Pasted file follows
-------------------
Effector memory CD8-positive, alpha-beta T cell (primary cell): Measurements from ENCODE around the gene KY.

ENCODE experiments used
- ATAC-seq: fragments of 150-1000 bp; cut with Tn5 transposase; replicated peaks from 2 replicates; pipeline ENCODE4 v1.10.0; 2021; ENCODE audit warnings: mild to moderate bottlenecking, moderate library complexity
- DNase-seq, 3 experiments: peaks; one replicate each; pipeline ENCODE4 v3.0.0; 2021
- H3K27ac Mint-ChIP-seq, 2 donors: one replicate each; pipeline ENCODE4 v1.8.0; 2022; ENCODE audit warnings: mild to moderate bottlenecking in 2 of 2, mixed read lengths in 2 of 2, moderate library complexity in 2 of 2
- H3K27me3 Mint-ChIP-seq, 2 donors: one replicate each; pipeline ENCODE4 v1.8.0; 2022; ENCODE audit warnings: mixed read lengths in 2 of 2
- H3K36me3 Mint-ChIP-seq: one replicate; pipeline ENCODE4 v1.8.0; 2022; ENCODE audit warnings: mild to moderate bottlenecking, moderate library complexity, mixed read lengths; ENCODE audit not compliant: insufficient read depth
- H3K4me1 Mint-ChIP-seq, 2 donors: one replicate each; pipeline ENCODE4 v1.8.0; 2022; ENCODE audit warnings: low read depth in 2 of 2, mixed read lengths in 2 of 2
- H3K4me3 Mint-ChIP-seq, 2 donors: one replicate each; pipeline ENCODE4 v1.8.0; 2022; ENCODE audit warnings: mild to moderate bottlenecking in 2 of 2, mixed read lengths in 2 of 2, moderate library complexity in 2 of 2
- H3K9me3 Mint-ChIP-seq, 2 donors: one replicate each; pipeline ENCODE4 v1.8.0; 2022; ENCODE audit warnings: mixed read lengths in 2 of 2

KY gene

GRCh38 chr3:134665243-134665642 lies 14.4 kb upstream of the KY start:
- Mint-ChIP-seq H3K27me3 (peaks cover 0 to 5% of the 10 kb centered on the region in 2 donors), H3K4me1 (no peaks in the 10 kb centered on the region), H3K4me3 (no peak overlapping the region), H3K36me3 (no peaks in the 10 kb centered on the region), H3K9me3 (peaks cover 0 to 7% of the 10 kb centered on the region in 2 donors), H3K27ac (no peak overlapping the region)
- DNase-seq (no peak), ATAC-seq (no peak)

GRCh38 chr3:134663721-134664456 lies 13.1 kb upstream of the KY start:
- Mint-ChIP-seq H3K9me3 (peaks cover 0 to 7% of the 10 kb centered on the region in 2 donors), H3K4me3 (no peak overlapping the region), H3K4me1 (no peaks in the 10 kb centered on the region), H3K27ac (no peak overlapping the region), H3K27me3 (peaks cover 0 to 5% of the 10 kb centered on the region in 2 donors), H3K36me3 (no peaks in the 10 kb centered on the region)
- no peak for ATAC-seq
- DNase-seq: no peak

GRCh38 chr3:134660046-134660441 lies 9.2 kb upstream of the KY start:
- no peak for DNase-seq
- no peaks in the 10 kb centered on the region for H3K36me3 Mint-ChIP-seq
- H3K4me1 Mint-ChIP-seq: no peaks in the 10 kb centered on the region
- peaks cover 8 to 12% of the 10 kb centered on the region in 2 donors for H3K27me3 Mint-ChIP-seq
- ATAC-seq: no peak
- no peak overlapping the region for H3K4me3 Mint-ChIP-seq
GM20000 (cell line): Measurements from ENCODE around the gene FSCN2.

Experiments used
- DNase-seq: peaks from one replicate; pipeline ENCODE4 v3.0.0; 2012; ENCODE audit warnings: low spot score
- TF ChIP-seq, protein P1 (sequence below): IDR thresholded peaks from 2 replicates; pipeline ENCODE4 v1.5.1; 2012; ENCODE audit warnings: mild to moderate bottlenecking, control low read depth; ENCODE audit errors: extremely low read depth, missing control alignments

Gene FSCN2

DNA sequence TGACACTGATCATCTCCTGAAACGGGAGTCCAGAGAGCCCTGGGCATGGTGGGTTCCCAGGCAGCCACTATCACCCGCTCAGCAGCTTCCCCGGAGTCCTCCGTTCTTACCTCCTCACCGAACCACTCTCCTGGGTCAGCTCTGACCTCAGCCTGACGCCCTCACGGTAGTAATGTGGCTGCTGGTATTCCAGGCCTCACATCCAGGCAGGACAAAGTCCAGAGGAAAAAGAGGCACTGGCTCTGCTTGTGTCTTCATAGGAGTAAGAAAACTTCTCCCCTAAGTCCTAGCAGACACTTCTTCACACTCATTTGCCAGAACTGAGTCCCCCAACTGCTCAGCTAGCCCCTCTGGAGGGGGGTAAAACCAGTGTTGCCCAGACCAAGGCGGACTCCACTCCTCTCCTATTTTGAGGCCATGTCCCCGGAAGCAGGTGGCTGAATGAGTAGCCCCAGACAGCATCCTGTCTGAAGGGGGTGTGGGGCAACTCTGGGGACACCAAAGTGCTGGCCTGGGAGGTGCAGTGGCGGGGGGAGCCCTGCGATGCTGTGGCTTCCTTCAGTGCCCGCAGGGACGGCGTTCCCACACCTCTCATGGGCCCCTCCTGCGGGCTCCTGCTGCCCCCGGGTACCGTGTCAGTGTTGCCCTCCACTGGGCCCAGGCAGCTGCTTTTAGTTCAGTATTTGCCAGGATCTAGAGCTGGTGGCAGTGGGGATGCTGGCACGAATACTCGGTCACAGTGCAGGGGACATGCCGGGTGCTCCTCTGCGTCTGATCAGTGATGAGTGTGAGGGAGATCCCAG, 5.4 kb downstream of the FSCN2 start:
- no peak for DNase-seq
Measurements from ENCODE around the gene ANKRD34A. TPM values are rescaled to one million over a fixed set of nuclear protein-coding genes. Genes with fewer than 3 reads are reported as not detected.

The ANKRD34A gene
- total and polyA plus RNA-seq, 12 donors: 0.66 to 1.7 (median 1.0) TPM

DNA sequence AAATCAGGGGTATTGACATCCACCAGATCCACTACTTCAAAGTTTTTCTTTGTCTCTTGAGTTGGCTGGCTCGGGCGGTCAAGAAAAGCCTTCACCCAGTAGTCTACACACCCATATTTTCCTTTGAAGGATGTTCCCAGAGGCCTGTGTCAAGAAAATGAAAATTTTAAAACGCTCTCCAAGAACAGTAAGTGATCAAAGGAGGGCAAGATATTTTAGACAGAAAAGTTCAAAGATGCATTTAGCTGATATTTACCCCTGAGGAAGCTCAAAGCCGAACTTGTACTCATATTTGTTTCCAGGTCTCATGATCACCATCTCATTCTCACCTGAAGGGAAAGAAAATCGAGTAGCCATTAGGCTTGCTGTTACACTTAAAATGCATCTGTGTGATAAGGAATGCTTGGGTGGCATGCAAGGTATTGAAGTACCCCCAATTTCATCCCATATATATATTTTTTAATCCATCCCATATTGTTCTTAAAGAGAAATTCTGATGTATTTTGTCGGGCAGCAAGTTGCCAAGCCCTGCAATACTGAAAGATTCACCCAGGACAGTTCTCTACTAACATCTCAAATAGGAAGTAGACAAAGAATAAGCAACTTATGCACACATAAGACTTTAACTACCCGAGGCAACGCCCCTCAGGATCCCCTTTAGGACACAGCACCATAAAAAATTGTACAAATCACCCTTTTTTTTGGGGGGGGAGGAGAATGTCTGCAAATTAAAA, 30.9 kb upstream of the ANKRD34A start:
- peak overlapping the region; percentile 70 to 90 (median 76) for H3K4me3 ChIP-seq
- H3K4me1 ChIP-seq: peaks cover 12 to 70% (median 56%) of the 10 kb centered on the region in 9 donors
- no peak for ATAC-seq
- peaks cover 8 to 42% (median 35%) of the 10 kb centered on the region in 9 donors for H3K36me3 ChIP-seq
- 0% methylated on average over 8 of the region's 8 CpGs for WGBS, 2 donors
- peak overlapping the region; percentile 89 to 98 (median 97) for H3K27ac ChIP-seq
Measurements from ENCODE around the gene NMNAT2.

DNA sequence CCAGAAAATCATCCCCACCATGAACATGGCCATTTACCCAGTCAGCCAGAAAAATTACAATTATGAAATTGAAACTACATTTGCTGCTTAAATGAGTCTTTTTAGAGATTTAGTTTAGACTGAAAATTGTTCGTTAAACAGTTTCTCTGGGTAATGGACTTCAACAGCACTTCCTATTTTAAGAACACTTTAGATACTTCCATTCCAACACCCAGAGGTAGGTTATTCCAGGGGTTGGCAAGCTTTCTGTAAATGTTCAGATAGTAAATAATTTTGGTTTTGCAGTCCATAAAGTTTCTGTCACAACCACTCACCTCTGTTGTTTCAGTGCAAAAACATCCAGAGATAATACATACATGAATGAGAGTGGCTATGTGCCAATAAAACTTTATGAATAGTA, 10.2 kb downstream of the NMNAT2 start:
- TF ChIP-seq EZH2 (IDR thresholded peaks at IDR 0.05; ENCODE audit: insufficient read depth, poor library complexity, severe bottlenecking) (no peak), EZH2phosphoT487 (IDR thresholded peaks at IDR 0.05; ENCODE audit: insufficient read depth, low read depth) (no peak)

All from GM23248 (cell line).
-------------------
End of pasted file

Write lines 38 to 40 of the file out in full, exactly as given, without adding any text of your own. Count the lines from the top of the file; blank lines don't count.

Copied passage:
- H3K4me1 ChIP-seq: peaks cover 12 to 70% (median 56%) of the 10 kb centered on the region in 9 donors
- no peak for ATAC-seq
- peaks cover 8 to 42% (median 35%) of the 10 kb centered on the region in 9 donors for H3K36me3 ChIP-seq